Capital Fund Management, founded in 1991 is a leading systematic asset manager, both in terms of research & IT Engineering who are specialized in systematically implemented strategies based on a global and quantitative approach ($8.5bn in AuM).
Jean-Philippe Bouchaud – Chairman
Jean-Philippe is Chairman of CFM. He founded ‘Science and Finance’ in 1994, the research arm of CFM with Jean-Pierre Aguilar, which merged with CFM in 2000. He supervises the research team alongside Marc Potters. Jean-Philippe maintains strong links with the academic world and is a professor at École Normale Supérieure (ENS). Prior to CFM, Jean-Philippe was a researcher at the Centre National de la Recherche Scientifique until 1992. Following this he spent a year at the Cavendish Laboratory in Cambridge before joining the Service de Physique de l’État Condensé at the Commissariat à l’Energie Atomique in Saclay, France. He holds a PhD in theoretical physics from the ENS in Paris.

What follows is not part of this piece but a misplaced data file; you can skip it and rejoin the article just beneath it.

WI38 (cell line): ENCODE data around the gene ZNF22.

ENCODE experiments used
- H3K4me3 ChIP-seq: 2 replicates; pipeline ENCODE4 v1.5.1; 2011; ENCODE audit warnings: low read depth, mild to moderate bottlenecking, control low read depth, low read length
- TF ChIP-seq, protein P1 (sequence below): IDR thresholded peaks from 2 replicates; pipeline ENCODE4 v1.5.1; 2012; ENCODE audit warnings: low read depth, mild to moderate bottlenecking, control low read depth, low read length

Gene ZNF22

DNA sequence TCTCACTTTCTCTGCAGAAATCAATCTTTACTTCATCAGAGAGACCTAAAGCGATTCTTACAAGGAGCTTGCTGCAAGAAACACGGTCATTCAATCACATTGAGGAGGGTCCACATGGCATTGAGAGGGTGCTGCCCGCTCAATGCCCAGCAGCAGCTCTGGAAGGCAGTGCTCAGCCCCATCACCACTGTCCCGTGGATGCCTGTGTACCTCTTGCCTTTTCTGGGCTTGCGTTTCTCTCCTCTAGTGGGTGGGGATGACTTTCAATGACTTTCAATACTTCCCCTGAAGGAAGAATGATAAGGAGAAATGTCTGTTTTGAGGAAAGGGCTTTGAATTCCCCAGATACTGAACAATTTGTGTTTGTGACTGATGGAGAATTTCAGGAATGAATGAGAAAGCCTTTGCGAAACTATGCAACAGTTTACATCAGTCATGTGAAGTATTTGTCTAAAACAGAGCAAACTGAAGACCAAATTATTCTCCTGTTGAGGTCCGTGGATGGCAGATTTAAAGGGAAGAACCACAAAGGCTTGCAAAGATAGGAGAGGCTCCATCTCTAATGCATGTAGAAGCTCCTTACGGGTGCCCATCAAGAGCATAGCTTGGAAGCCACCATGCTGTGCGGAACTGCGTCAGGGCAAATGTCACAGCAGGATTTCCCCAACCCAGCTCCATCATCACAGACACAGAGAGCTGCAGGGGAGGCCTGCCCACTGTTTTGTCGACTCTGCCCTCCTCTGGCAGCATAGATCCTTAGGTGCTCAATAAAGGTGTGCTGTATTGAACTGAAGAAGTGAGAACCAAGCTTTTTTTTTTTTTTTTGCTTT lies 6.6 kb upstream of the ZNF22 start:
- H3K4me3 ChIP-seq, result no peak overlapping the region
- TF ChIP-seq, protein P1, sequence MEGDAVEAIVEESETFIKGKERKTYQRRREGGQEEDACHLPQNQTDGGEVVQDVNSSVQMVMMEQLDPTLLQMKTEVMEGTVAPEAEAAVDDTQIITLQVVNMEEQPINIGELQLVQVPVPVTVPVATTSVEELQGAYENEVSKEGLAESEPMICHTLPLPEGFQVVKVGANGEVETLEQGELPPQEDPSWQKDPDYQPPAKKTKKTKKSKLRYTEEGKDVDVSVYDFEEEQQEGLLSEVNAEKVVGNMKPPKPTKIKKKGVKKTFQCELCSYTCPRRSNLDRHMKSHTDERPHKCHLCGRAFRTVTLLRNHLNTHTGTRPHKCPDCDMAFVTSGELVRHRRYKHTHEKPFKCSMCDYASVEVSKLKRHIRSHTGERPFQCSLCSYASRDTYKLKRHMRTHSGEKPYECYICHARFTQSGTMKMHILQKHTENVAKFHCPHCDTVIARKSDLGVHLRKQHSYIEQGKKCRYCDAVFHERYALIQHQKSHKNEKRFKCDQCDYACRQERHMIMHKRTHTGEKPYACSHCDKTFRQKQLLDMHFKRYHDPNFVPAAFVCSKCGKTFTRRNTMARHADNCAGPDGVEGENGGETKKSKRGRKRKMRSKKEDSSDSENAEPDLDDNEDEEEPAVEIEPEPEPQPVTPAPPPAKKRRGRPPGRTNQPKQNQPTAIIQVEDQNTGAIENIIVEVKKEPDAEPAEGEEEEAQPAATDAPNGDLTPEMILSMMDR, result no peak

Marc Potters – Chief Investment Officer
Marc is the Chief Investment Officer of CFM, having joined the firm in 1995 originally as a researcher in quantitative finance. He oversees the investment process of all CFM funds. Marc also supervises the research team together with Jean-Philippe, with a particular focus on developing concrete applications in financial forecasting, portfolio construction, risk control and execution. Marc maintains strong links with academia and is an expert in Random Matrix Theory. He has taught at UCLA and Sorbonne University and he continues to publish papers in statistical finance and co-authored the ‘Theory of Financial Risk and Derivative Pricing’ with Jean-Philippe. Marc obtained his PhD in physics from Princeton University.